Can Target Compete With Wal-Mart?

One thing about this whole economic mess and its impact on retail that we haven’t gotten a strong grip on is why Target is faring so poorly while other discounters are able to keep their heads above water.

Well, now Target is planning to combat its rough results (Q4 net income fell 41%) “plans to place greater emphasis on food, health-care products, personal items and other necessities, while offering fewer discretionary items to avoid big markdowns that have hobbled its earnings,” says one article.

The problem, as one Target exec puts it, is that “perceptions do not reflect the reality” of Target’s comparable prices to Wal-Mart on everyday items. We were always under impression that Target and Wal-Mart essentially had different shoppers. Does that mean Wal-Mart has grabbed up some of that consumer base?

One analyst argues that Target can’t “become too much like Wal-Mart because that would jeopardize their higher-end image.” But isn’t this higher-end image that thing that’s hurting the chain right now?

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6 Responses to “Can Target Compete With Wal-Mart?”


  1. 1 Derrich February 25, 2009 at 9:25 am

    Precisely. Everyone knows that Wal-Mart is where we all get ‘cR@p’ and Target is where we get the ‘stuff’. Regardless, consumables is definitely where it’s at in today’s economic climate.

    Just ask CostCo: “Results were hurt by a slowdown in non-food discretionary sales and related reductions in margins associated with these sales…”

  2. 2 SC February 25, 2009 at 9:45 am

    Last time I was looking for hair spray in Target, they did not have any cans under $10. I am not looking for the $1 cheap stuff, but Target is out of touch with consumers and value. I am not a Wal-mart shopper either, CVS and Walgreen’s offer better values than Target.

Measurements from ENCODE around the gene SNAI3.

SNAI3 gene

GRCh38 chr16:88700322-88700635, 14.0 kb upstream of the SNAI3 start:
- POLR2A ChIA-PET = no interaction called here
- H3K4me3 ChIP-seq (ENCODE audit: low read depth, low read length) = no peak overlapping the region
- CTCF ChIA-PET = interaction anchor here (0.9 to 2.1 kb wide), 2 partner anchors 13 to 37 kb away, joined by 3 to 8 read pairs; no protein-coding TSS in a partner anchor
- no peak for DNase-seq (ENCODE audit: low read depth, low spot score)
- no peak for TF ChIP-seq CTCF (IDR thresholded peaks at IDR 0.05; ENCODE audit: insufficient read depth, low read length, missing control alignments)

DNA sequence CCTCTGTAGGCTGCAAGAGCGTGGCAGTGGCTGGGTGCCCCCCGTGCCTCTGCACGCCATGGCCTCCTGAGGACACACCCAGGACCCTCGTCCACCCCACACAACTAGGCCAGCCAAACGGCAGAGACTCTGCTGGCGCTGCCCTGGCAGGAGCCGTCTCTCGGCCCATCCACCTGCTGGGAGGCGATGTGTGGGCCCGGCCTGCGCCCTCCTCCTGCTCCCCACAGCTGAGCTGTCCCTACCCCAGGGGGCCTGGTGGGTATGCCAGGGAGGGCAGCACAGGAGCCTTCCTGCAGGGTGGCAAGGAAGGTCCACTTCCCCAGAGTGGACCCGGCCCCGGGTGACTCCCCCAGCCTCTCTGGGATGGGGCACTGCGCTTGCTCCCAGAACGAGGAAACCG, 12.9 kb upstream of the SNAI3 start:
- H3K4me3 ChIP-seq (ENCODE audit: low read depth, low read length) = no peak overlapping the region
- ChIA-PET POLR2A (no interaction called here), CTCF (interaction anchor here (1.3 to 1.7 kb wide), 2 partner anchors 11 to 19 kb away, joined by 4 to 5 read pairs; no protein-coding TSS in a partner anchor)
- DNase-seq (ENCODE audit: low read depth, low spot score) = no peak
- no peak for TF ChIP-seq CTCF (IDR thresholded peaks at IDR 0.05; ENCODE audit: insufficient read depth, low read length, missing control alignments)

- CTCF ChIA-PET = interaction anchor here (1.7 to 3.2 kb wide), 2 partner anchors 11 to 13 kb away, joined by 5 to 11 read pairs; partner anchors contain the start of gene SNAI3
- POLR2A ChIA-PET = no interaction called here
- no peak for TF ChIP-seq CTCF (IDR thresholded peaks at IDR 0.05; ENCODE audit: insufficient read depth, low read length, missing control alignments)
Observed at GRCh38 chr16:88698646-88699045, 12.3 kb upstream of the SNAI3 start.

3. 3 Broker February 25, 2009 at 9:59 am

    Most of the drop in profit was due to losses in their credit card operation of which they own 50%. The credit losses will moderate and their customers will eventually buy more discretionary items. People are reading way to much into Target’s momentary profit issues.

  4. 4 Jim February 25, 2009 at 11:19 am

    Target should forget about appealing to the Wal-Mart customer base and focus on grabbing customers from the traditional department stores. Women’s RTW and children’s clothing is a huge market opportunity for expanding the bullseye’s current lines!

  5. 5 Brad February 25, 2009 at 11:58 am

    Stylish + inexpensive are the mantras that Target has not communicated well. If “perceptions do not reflect the reality” of Target’s comparable prices to Wal-Mart on everyday items” it follows that it’s Target’s responsibility to change those preceptions. The question is not so much if they can compete, but if Target has a plan for a well balanced solution between style/value & price.

  6. 6 charlie February 26, 2009 at 9:17 am

    If you remove the grocery business from both companies sales, I bet they are doing roughly identical. WalMart appears to be holding up better because they are much more of a grocery retailer (2/3 of units are Supercenters).


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